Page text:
The central hub of the IAU activities for the IYA2009 was the IYA2009 Secretariat. This was established to coordinate activities during the planning, execution and evaluation of the Year. The Secretariat was based in the European Southern Observatory headquarters in the town of Garching near Munich, Germany. The Secretariat was to liaise continuously with the National Nodes, Task Groups, Partners and Organizational Associates, the media and the general public to ensure the progress of the IYA2009 at all levels. The Secretariat and the website were the major coordination and resource centers for all the participating countries, but particularly for those developing countries that lack the national resources to mount major events alone.
The International Year of Astronomy 2009 was supported by eleven Cornerstone projects. These are global programs of activities centered on specific themes and are some of the projects that helped to achieve IYA2009's main goals; whether it is the support and promotion of women in astronomy, the preservation of dark-sky sites around the world or educating and explaining the workings of the Universe to millions, the eleven Cornerstones were the key elements in the success of IYA2009.
100 Hours of Astronomy (100HA) is a worldwide astronomy event that ran 2–5 April 2009 and was part of the scheduled global activities of the International Year of Astronomy 2009. The main goal of 100HA was to have as many people throughout the world as possible looking through a telescope just as Galileo did for the first time 400 years ago. The event included special webcasts, students and teachers activities, a schedule of events at science centers, planetariums and science museums as well as 24 hours of sidewalk astronomy, which allowed the opportunity for public observing sessions to as many people as possible.
The Galileoscope was a worldwide astronomy event that ran 2–5 April 2009, where the program was to share a personal experience of practical astronomical observations with as many people as possible across the world. It was collaborating with the US IYA2009 National Node to develop a simple, accessible, easy-to-assemble and easy-to-use telescope that can be distributed by the millions. In theory, every participant in an IYA2009 event should be able to take home one of these little telescopes, enabling them to observe with an instrument similar to Galileo's one.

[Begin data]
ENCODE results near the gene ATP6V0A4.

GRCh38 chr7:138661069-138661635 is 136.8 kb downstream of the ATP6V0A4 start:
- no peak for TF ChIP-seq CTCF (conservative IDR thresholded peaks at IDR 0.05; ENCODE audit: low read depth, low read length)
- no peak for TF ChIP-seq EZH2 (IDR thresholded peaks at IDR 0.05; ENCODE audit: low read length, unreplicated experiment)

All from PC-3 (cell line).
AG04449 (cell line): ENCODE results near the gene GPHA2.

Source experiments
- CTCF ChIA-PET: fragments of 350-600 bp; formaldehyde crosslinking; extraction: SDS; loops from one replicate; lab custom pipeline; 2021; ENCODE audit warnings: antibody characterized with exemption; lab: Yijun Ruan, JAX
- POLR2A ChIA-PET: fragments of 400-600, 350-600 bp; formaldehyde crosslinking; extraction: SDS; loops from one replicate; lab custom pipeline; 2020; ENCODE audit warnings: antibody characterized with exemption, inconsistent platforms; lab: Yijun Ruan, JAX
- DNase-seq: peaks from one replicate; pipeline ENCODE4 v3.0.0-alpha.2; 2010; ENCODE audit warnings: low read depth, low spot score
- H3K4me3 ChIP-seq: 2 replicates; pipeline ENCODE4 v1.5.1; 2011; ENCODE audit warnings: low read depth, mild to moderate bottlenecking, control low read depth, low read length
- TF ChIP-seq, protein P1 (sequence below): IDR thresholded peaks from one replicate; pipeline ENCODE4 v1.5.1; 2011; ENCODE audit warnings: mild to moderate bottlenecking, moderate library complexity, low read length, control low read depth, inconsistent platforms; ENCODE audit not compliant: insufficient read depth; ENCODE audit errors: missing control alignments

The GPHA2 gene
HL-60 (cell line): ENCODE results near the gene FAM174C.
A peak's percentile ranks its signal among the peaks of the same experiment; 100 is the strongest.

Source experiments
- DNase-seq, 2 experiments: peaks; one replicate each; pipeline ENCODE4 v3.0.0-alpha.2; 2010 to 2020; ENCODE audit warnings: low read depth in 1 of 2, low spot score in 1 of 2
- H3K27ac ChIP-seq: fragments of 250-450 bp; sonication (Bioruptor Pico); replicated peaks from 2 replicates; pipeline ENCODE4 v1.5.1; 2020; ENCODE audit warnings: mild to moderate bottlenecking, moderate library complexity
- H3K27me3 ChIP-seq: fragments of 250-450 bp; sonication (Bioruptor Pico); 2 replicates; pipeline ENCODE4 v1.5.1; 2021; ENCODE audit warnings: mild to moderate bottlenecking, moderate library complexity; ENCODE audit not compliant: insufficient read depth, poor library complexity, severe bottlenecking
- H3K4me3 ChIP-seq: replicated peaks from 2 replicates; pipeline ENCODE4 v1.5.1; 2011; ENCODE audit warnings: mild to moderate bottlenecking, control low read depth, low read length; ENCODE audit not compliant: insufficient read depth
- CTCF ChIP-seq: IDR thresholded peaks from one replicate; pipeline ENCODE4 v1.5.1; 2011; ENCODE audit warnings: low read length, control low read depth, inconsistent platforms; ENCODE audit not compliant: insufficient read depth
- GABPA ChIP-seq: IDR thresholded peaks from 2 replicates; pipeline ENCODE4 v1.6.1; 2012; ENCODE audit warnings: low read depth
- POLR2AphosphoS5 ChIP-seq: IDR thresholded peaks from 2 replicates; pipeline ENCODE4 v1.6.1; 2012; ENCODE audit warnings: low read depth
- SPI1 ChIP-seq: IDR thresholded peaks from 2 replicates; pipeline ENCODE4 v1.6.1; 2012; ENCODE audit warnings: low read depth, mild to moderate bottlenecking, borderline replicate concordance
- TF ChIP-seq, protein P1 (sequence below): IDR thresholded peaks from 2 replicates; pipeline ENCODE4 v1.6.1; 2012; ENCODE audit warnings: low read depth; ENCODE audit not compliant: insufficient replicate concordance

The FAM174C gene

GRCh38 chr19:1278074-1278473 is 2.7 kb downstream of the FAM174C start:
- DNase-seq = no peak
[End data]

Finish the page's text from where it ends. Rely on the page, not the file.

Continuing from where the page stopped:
The Cosmic Diary, a worldwide astronomy event that ran 2–5 April, was not about the science of astronomy, but about what it is like to be an astronomer. Professionals were to blog in texts and images about their life, families, friends, hobbies and interests, as well as their work, latest research findings and the challenges they face. The bloggers represented a vibrant cross-section of working astronomers from all around the world. They wrote in many different languages, from five continents. They have also written feature article "explanations" about their specialist fields, which were highlighted in the website. NASA, ESA and ESO all had sub-blogs as part of the Cosmic Diary Cornerstone.
The Portal to the Universe (PTTU) was a worldwide astronomy event that ran 2–5 April 2009, to provide a global, one-stop portal for online astronomy contents, serving as an index, aggregator and a social-networking site for astronomy content providers, laypeople, press, educators, decision-makers and scientists. PTTU was to feature news, image, event and video aggregation; a comprehensive directory of observatories, facilities, astronomical societies, amateur astronomy societies, space artists, science communication universities; and Web 2.0 collaborative tools, such as the ranking of different services according to popularity, to promote interaction within the astronomy multimedia community. In addition, a range of "widgets" (small applications) were to be developed to tap into existing "live data". Modern technology and the standardisation of metadata made it possible to tie all the suppliers of such information together with a single, semi-automatically updating portal.
Promoting gender equality and empowering women is one of the United Nations Millennium Development Goals. She Is an Astronomer was a worldwide astronomy event that ran 2–5 April 2009, to promote gender equality in astronomy (and science in general), tackling bias issues by providing a web platform where information and links about gender balance and related resources are collected. The aim of the project was to provide neutral, informative and accessible information to female professional and amateur astronomers, students, and those who are interested in the gender equality problem in science. Providing this information was intended to help increase the interest of young girls in studying and pursuing a career in astronomy. Another objective of the project was to build and maintain an Internet-based, easy-to-handle forum and database, where people regardless of geographical location could read about the subject, ask questions and find answers. There was also to be the option to discuss astronomy-sector-specific problems, such as observing times and family duties.